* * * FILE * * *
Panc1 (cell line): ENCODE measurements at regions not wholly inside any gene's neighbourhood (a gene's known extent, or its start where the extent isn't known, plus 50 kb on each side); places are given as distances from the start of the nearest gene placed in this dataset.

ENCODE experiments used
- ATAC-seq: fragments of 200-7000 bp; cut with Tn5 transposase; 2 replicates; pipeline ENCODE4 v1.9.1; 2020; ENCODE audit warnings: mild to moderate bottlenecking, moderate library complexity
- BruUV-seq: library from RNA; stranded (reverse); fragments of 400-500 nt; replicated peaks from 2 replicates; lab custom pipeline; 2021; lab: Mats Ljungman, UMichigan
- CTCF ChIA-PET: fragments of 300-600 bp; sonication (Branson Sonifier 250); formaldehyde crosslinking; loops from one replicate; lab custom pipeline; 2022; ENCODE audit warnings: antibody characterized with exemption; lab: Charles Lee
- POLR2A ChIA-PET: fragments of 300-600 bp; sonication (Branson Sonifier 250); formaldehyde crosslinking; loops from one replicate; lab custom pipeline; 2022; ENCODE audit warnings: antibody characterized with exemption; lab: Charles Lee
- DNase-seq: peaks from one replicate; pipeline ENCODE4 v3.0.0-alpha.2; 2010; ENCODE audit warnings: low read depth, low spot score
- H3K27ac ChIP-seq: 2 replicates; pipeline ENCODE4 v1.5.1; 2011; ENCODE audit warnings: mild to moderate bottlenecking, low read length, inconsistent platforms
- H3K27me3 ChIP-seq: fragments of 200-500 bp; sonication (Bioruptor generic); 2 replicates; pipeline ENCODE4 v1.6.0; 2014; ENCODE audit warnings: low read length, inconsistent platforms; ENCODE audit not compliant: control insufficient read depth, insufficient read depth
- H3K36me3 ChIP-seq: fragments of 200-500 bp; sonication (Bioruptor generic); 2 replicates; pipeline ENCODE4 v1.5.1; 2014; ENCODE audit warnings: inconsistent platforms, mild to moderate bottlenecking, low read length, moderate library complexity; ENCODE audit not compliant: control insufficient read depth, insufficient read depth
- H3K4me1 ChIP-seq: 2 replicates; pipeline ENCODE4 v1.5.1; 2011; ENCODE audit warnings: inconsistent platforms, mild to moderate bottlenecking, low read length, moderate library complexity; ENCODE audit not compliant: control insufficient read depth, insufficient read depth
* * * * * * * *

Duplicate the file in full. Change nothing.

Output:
Panc1 (cell line): ENCODE measurements at regions not wholly inside any gene's neighbourhood (a gene's known extent, or its start where the extent isn't known, plus 50 kb on each side); places are given as distances from the start of the nearest gene placed in this dataset.

ENCODE experiments used
- ATAC-seq: fragments of 200-7000 bp; cut with Tn5 transposase; 2 replicates; pipeline ENCODE4 v1.9.1; 2020; ENCODE audit warnings: mild to moderate bottlenecking, moderate library complexity
- BruUV-seq: library from RNA; stranded (reverse); fragments of 400-500 nt; replicated peaks from 2 replicates; lab custom pipeline; 2021; lab: Mats Ljungman, UMichigan
- CTCF ChIA-PET: fragments of 300-600 bp; sonication (Branson Sonifier 250); formaldehyde crosslinking; loops from one replicate; lab custom pipeline; 2022; ENCODE audit warnings: antibody characterized with exemption; lab: Charles Lee
- POLR2A ChIA-PET: fragments of 300-600 bp; sonication (Branson Sonifier 250); formaldehyde crosslinking; loops from one replicate; lab custom pipeline; 2022; ENCODE audit warnings: antibody characterized with exemption; lab: Charles Lee
- DNase-seq: peaks from one replicate; pipeline ENCODE4 v3.0.0-alpha.2; 2010; ENCODE audit warnings: low read depth, low spot score
- H3K27ac ChIP-seq: 2 replicates; pipeline ENCODE4 v1.5.1; 2011; ENCODE audit warnings: mild to moderate bottlenecking, low read length, inconsistent platforms
- H3K27me3 ChIP-seq: fragments of 200-500 bp; sonication (Bioruptor generic); 2 replicates; pipeline ENCODE4 v1.6.0; 2014; ENCODE audit warnings: low read length, inconsistent platforms; ENCODE audit not compliant: control insufficient read depth, insufficient read depth
- H3K36me3 ChIP-seq: fragments of 200-500 bp; sonication (Bioruptor generic); 2 replicates; pipeline ENCODE4 v1.5.1; 2014; ENCODE audit warnings: inconsistent platforms, mild to moderate bottlenecking, low read length, moderate library complexity; ENCODE audit not compliant: control insufficient read depth, insufficient read depth
- H3K4me1 ChIP-seq: 2 replicates; pipeline ENCODE4 v1.5.1; 2011; ENCODE audit warnings: inconsistent platforms, mild to moderate bottlenecking, low read length, moderate library complexity; ENCODE audit not compliant: control insufficient read depth, insufficient read depth